Third, we are allowed to be, and should be, passionate, assertive and have emotions around topics without judgment from others. I have heard “wow you got really emotional” when the other male individuals were just considered passionate or driven. Emotions don’t have to be negative but can bring compassion, empathy and strong leadership to an organization.
Do you have a book/podcast/talk that’s had a deep impact on your thinking? Can you share a story with us?
Agata: “It’s the Manager” by Jim Clifton and Jim Harter. This book defines various management qualities that are needed in leadership and their impact on an organization and its success. It’s a very good read.
Karen: “The 15 Commitments of Conscious Leadership. A new paradigm for sustainable success”. This book on leadership goes beyond most current models of leadership and looks at sustainable leadership on three levels: Personal Level, Organizational Level and Planetary Level written to take current leaders themselves, their organizations and their communities to new levels of success.
You are a person of great influence. If you could inspire a movement that would bring the most amount of good to the most amount of people, what would that be? You never know what your idea can trigger. :-)
Karen: If I was truly a great influencer and innovator, I would drive to inspire a movement to further fund and develop programs around mental illness. Create a caring culture that accepts and understands the struggles and the impacts mental illness has on so many people. Mental illness comes in so many shapes and sizes and is still something that is hard for people to talk about and accept. I think of what change could occur with regards to homelessness and domestic violence as mental illness is often a contributing factor in those issues. For now, I will try to build up women not only in construction but overall so that we as Women can be influencers moving forward and have a larger impact on the future of our cultures and society than we have had in the past.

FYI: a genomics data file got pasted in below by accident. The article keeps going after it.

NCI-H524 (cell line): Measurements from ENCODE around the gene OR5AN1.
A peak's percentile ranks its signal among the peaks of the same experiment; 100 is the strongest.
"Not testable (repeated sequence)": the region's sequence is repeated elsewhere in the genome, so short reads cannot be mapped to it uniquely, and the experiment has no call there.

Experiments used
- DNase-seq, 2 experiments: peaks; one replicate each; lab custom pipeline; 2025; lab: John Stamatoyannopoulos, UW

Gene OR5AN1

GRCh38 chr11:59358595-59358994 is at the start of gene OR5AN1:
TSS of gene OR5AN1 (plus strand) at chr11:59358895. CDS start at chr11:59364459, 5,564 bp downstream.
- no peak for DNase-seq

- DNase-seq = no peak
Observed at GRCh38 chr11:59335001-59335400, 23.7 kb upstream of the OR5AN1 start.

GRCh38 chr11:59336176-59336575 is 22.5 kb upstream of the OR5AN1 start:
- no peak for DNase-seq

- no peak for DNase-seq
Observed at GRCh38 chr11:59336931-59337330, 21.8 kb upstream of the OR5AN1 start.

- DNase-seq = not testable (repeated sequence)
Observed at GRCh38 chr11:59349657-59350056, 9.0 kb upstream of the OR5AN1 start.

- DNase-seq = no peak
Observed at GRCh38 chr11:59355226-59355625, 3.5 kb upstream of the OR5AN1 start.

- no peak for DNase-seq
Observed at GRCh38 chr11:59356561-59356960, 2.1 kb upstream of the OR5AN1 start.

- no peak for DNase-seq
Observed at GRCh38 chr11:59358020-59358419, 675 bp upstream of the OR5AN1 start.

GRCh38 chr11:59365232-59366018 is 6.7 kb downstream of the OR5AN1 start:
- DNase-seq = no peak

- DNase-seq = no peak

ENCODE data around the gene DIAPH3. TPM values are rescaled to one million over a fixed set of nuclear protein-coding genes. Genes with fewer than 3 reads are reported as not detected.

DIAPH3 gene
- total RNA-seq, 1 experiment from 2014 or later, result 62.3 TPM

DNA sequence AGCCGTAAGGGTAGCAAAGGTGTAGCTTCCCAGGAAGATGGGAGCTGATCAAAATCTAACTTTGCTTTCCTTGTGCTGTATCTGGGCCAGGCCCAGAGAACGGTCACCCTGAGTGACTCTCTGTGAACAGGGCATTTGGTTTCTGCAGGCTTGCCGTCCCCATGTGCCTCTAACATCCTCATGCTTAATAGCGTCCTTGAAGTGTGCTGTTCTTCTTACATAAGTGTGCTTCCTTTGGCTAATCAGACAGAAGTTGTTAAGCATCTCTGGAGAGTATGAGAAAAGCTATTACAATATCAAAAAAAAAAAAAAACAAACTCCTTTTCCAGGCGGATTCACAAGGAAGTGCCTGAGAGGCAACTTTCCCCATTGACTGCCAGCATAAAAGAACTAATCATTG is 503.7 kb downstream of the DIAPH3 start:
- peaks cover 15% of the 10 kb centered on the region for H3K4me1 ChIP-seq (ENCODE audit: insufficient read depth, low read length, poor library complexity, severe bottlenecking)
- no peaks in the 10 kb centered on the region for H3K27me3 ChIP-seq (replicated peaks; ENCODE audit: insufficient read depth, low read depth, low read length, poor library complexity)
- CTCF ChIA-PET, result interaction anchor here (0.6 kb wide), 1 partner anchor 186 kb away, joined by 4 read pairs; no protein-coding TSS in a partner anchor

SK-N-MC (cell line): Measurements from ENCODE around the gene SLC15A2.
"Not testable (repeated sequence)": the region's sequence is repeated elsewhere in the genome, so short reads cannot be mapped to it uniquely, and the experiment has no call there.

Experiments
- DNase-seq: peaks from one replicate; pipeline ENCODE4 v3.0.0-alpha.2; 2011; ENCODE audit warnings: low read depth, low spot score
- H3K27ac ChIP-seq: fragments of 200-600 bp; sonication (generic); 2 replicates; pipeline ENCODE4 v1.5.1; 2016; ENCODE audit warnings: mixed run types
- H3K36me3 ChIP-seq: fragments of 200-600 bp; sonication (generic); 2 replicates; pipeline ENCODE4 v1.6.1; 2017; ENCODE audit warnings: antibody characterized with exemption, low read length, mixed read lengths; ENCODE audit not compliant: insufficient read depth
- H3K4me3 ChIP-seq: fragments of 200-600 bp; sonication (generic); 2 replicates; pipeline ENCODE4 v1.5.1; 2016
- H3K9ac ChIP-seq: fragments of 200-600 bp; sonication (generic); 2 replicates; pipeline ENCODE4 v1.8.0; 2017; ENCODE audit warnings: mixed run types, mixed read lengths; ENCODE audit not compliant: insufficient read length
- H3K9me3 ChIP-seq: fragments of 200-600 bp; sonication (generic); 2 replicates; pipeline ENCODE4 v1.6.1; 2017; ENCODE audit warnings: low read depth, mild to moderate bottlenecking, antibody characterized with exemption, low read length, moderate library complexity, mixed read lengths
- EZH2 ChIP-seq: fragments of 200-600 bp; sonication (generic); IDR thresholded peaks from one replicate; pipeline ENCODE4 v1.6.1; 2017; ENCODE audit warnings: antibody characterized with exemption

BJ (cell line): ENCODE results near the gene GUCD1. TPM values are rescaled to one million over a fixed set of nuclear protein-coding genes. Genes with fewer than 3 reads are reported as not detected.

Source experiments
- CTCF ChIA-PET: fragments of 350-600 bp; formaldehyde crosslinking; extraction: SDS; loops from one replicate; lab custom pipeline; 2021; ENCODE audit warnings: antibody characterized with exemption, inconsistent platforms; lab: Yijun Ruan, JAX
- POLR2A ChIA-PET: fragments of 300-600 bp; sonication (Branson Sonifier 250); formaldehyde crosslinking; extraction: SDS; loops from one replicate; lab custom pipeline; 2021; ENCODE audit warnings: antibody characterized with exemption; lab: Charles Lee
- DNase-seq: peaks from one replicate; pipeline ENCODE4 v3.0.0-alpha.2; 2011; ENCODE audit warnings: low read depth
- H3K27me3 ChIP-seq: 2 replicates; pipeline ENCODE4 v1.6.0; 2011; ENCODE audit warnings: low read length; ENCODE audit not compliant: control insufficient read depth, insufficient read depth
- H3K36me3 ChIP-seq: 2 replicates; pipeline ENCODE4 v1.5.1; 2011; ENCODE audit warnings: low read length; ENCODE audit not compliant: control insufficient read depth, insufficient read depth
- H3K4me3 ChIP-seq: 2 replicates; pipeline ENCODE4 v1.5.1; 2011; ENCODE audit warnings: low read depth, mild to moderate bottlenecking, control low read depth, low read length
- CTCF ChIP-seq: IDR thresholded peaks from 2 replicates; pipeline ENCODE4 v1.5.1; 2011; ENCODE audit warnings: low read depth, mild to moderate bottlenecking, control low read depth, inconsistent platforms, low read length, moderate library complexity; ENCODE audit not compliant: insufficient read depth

Agata: I believe kids and youth are our future. As a community, we should take more time to mentor. Young people need lots of guidance especially ones in orphanages or foster care. I believe that by simply putting time and effort in mentorship we could positively impact their lives in so many different ways.
Can you please give us your favorite “Life Lesson Quote”? Can you share how that was relevant to you in your life?
Agata: “There is no passion in playing small, in settling for a life that is less that the one you are capable of living” — Nelson Mandela
This quote reminds me to dream big, set up goals, work hard to get where I want to be. I have come alone to the United States as a young adult without knowing English. Coming from a family of two educators, education is a must. I have never imagined that I would graduate from college with an Accounting Degree, be a Certified Public Accountant or President of the National Association of Women in Construction Sacramento Chapter networking and building relationships with the most talented people within the Construction industry. It’s truly an honor and a blessing and I feel lucky to be a part of it.
Karen: “If they don’t give you a seat at the table, bring a folding chair.” — Shirley Chisholm.
For me this quote is not just about being a female influencer but for everyone in every situation. Don’t wait for others to make room for you, join the group, come forward, participate. If there isn’t a seat make one, bring one or stand tall and lead the way.
How can our readers follow you online?
You can also visit the national website to find your local chapter at nawic.org
This was very inspiring. Thank you so much for joining us!